Campus of former Wood Junior College is under new ownership

It's been nearly 140 years since two ministers started a seminary in the small Webster County community of Clarkson

MATHISTON, Miss. (WCBI) – It’s been nearly 140 years since two ministers started a seminary in the small Webster County community of Clarkson.

A few years later, the school was moved to Mathiston, where students could travel easily by train.

Most people remember it as Wood Junior College, a thriving school in the ’70s and ’80s.

The property has been for sale, but there’s a new owner and a new vision.

Columbus Pastor Tommy Gillon thought about buying it. He decided not to, but then he changed his mind.

“This was not an emotional buy for me at all because it didn’t mean a whole lot except it was a beautiful campus, but since I’ve been over here it’s one of the most peaceful places that I can come from Columbus,” said Gillon.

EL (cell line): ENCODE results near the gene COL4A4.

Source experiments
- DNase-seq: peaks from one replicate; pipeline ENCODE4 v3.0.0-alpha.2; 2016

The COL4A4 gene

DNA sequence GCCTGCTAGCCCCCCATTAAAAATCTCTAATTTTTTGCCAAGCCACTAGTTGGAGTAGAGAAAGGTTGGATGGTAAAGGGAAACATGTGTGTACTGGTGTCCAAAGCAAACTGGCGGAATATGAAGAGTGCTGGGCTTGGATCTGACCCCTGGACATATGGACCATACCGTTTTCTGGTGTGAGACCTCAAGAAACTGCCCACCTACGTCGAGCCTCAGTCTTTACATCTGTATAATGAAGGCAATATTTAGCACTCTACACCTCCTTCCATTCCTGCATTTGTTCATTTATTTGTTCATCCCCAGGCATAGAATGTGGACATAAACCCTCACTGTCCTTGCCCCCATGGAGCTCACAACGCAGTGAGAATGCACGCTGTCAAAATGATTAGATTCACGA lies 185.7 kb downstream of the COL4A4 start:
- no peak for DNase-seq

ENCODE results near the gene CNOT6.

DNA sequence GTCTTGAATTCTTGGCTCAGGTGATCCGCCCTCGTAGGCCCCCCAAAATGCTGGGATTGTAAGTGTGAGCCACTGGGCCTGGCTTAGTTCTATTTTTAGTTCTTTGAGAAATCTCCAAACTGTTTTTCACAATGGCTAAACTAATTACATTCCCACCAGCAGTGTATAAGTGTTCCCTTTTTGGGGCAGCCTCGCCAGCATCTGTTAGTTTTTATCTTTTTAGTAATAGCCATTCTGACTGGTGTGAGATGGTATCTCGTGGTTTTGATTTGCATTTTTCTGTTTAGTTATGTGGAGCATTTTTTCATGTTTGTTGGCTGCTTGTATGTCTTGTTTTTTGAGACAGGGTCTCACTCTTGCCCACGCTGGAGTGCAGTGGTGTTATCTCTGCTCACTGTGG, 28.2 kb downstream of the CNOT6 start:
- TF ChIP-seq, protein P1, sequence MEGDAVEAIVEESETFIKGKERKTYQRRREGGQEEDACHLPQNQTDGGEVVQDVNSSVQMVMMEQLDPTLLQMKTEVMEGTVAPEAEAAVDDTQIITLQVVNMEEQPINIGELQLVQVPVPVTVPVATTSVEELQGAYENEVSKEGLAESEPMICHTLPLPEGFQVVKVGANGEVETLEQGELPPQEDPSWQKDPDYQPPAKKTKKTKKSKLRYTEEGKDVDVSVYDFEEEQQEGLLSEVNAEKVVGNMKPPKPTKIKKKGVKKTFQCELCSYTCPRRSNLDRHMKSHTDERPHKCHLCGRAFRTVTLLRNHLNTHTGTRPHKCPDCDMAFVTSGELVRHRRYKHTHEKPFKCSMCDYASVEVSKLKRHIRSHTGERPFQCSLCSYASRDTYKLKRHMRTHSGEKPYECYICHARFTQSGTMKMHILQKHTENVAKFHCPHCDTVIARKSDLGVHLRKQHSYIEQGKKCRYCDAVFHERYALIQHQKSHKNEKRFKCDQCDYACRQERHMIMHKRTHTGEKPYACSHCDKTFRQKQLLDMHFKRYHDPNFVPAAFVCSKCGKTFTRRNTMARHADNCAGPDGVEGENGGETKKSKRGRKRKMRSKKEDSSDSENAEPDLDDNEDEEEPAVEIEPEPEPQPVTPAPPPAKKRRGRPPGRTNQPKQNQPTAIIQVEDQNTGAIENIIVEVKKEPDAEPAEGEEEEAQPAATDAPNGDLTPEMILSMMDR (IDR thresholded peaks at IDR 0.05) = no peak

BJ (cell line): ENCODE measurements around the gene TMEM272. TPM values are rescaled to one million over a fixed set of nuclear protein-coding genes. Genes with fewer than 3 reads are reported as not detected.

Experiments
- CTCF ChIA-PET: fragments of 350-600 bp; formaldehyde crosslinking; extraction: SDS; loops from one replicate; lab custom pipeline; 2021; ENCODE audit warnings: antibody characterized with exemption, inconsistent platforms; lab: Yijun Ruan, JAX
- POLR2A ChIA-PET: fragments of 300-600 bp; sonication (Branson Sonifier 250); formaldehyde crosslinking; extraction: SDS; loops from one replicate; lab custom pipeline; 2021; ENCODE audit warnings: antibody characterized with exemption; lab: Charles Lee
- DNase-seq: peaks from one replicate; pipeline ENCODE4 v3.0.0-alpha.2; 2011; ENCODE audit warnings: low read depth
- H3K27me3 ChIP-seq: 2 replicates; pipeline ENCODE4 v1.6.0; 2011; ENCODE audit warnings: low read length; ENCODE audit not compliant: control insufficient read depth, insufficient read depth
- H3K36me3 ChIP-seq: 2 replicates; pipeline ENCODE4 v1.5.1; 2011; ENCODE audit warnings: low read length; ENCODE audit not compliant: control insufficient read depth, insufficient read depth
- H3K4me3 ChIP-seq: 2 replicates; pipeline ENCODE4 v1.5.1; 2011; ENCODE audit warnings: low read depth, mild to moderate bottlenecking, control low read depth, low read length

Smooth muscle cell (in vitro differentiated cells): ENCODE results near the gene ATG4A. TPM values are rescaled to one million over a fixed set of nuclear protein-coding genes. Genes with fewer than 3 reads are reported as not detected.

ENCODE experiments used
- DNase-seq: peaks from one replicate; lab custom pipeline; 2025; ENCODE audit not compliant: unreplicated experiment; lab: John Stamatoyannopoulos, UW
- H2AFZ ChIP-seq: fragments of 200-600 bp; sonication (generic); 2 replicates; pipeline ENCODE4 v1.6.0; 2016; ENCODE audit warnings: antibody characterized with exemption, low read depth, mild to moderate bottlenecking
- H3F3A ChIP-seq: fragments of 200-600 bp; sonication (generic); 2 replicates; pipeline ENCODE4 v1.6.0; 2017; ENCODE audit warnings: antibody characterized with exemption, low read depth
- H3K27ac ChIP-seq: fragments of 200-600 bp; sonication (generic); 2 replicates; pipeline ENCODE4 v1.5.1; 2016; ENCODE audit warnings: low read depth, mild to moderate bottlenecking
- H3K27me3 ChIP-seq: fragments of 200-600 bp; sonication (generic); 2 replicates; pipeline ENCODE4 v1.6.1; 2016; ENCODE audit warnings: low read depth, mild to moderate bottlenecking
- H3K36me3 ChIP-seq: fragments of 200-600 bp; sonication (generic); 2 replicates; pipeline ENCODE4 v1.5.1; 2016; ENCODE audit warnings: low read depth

Gillon and his team started working on cleaning up the old school at the beginning of the year. They are making progress weekly.

“Blue Mountain University is interested in partnering with us and I personally want the education to go one, but I want a church plan I want to use this as biblecation some guys that can’t take off from their work and go to school or get seminary training I want this to be the place they can do that at night or whenever they can,” said Gillon.

Gillon said he wants to revamp some of the more modern places first since the school was last used in 2016.

“In 2013, I believe is correct when the tornado hit the Eupora area and Webster County their high school destroyed East Webster and they were looking for a place and someone purchased this campus and was doing nothing with it, the government came in and restored all but one of the buildings,” said Gillon.

There’s no timeline yet on when Gillon expects to wrap up cleaning and remodeling efforts on the campus but he knows in due time and with the help of the community.

“I’m trying to take it real slow because it’s a big campus with a lot of buildings and it’s expensive to do anything. I know I’m going to have some help from people that want to keep this alive and I’m grateful for that,” said Gillon.

Gillon said he plans to start off with the old Bennet Hall first and then expand to other parts of the campus.

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